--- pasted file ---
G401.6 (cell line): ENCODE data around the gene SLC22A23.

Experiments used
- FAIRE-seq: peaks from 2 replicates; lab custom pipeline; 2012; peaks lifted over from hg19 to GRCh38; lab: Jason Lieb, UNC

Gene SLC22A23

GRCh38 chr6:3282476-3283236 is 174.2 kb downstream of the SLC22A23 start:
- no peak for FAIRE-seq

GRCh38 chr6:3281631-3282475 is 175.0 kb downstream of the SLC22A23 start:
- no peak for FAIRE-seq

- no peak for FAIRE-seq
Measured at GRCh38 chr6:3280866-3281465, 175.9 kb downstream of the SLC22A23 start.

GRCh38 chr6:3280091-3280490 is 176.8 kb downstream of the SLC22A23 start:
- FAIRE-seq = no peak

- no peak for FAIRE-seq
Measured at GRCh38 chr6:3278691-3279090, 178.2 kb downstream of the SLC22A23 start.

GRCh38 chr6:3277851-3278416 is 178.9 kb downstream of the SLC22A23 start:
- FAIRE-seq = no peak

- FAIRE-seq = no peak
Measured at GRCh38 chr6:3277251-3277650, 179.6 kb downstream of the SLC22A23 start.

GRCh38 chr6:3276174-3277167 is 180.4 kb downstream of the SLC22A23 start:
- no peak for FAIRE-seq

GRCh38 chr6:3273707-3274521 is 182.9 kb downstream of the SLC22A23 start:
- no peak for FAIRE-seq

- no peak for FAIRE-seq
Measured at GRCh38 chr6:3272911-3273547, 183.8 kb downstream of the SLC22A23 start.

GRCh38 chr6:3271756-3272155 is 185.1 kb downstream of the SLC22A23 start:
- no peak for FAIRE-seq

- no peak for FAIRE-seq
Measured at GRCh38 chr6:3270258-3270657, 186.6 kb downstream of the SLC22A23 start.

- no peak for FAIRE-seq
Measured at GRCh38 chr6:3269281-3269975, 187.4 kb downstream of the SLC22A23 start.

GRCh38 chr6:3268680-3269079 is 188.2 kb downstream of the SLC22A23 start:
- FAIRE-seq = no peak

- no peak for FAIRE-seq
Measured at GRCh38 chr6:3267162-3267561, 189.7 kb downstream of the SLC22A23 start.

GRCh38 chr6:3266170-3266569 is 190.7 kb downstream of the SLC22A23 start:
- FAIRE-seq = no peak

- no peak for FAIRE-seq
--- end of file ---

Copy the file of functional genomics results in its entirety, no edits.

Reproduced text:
G401.6 (cell line): ENCODE data around the gene SLC22A23.

Experiments used
- FAIRE-seq: peaks from 2 replicates; lab custom pipeline; 2012; peaks lifted over from hg19 to GRCh38; lab: Jason Lieb, UNC

Gene SLC22A23

GRCh38 chr6:3282476-3283236 is 174.2 kb downstream of the SLC22A23 start:
- no peak for FAIRE-seq

GRCh38 chr6:3281631-3282475 is 175.0 kb downstream of the SLC22A23 start:
- no peak for FAIRE-seq

- no peak for FAIRE-seq
Measured at GRCh38 chr6:3280866-3281465, 175.9 kb downstream of the SLC22A23 start.

GRCh38 chr6:3280091-3280490 is 176.8 kb downstream of the SLC22A23 start:
- FAIRE-seq = no peak

- no peak for FAIRE-seq
Measured at GRCh38 chr6:3278691-3279090, 178.2 kb downstream of the SLC22A23 start.

GRCh38 chr6:3277851-3278416 is 178.9 kb downstream of the SLC22A23 start:
- FAIRE-seq = no peak

- FAIRE-seq = no peak
Measured at GRCh38 chr6:3277251-3277650, 179.6 kb downstream of the SLC22A23 start.

GRCh38 chr6:3276174-3277167 is 180.4 kb downstream of the SLC22A23 start:
- no peak for FAIRE-seq

GRCh38 chr6:3273707-3274521 is 182.9 kb downstream of the SLC22A23 start:
- no peak for FAIRE-seq

- no peak for FAIRE-seq
Measured at GRCh38 chr6:3272911-3273547, 183.8 kb downstream of the SLC22A23 start.

GRCh38 chr6:3271756-3272155 is 185.1 kb downstream of the SLC22A23 start:
- no peak for FAIRE-seq

- no peak for FAIRE-seq
Measured at GRCh38 chr6:3270258-3270657, 186.6 kb downstream of the SLC22A23 start.

- no peak for FAIRE-seq
Measured at GRCh38 chr6:3269281-3269975, 187.4 kb downstream of the SLC22A23 start.

GRCh38 chr6:3268680-3269079 is 188.2 kb downstream of the SLC22A23 start:
- FAIRE-seq = no peak

- no peak for FAIRE-seq
Measured at GRCh38 chr6:3267162-3267561, 189.7 kb downstream of the SLC22A23 start.

GRCh38 chr6:3266170-3266569 is 190.7 kb downstream of the SLC22A23 start:
- FAIRE-seq = no peak

- no peak for FAIRE-seq